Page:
Liz Kendall’s campaign was always aimed not at winning, obviously, but at creating space for an ultra-Blairite party within a Labour party under the leftish leadership of Andy Burnham or Yvette Cooper. Things have moved on a bit since then….
Kendall is fighting away doughtily, though. It is almost funny, the way Burnham and Cooper took pot shots at her ‘lack of experience’ compared to them whilst, er, reminding us all how things must change from the bad old days (when they were both getting their experience as cabinet ministers).
Anyway, one of today’s funniest tweets resulted from Kendall going so far towards being ‘the sort of person who will bring back wobbly Tory voters’ as to meet herself coming the other way.
Here’s the tweet:
What’s being said here by Kendall (or her campaign if she doesn’t tweet for herself) is that Tory MPs – via a Tory (but highly respected) communications company – are saying openly who they think would be most likely to beat them. That’s Kendall, so Labour folk should vote for her.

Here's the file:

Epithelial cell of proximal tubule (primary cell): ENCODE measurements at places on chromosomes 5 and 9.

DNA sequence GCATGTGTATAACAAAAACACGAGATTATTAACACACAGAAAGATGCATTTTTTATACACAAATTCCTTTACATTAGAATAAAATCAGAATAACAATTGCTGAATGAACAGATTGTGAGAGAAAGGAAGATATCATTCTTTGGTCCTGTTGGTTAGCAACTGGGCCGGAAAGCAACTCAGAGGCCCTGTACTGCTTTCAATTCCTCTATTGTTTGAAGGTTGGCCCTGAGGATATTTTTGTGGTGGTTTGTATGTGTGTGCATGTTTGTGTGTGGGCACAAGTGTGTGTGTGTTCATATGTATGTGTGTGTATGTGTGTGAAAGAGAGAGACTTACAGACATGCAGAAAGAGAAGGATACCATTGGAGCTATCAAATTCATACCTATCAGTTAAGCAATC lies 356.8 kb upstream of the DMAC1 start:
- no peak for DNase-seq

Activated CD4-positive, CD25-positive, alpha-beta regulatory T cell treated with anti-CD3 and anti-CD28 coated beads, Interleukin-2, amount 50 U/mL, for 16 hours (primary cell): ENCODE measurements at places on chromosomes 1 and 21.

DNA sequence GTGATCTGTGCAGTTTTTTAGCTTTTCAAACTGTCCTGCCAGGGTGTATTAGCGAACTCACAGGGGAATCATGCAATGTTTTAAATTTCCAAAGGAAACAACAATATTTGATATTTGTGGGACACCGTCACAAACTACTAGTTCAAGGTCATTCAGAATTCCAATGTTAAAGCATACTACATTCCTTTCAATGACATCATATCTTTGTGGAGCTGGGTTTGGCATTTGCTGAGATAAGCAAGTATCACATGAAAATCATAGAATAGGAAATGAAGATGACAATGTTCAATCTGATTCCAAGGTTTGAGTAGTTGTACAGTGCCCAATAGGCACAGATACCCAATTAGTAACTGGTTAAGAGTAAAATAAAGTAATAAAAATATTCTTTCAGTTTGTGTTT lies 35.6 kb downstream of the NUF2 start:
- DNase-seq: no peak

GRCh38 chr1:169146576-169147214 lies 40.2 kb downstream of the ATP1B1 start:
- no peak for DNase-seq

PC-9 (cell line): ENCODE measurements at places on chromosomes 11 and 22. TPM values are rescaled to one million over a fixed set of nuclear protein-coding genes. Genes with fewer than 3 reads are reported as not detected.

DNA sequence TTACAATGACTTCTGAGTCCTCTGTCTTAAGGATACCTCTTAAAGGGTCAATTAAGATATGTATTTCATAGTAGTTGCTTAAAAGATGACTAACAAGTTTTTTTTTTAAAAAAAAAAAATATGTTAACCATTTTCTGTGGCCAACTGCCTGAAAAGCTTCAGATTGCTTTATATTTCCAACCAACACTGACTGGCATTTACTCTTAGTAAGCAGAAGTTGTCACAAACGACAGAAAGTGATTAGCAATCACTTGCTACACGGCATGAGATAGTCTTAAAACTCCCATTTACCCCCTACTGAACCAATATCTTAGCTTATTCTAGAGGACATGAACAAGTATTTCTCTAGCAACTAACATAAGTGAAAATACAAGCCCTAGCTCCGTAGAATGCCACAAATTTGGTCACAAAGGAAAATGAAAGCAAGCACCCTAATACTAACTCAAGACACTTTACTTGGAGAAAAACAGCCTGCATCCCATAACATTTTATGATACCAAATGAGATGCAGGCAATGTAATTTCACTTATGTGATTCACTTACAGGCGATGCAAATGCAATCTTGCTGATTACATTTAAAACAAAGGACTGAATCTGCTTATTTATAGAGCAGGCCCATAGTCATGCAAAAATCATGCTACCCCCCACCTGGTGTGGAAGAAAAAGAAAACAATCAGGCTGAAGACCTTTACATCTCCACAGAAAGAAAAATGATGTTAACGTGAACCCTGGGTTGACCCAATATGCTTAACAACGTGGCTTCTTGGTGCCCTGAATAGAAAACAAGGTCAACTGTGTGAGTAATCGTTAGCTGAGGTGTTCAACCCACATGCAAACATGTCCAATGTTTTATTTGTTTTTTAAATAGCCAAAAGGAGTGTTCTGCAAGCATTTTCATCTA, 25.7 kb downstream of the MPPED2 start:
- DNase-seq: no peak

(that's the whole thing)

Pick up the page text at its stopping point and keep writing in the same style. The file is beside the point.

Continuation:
But wait. This appeal asks Labour supporters to factor into their decisions the views of Tory MPs. And, for good measure, it assumes that those Tory politicians are being strangely open and honest in their pubic assessment of what would harm them (rather than saying the opposite so as to mislead opponents, as you might reasonably expect politicians to do).
I don’t doubt that the Kendall campaign believes Kendall is the putative leader Tory MPs ‘fear most’. But asking presently undecided Labour folk to vote for her because Tories think they should – which is what she’s doing – will have precisely the opposite effect from that intended.
Or at least that would be true if the intention was to win. But, back to where I started, that isn’t the aim of her campaign…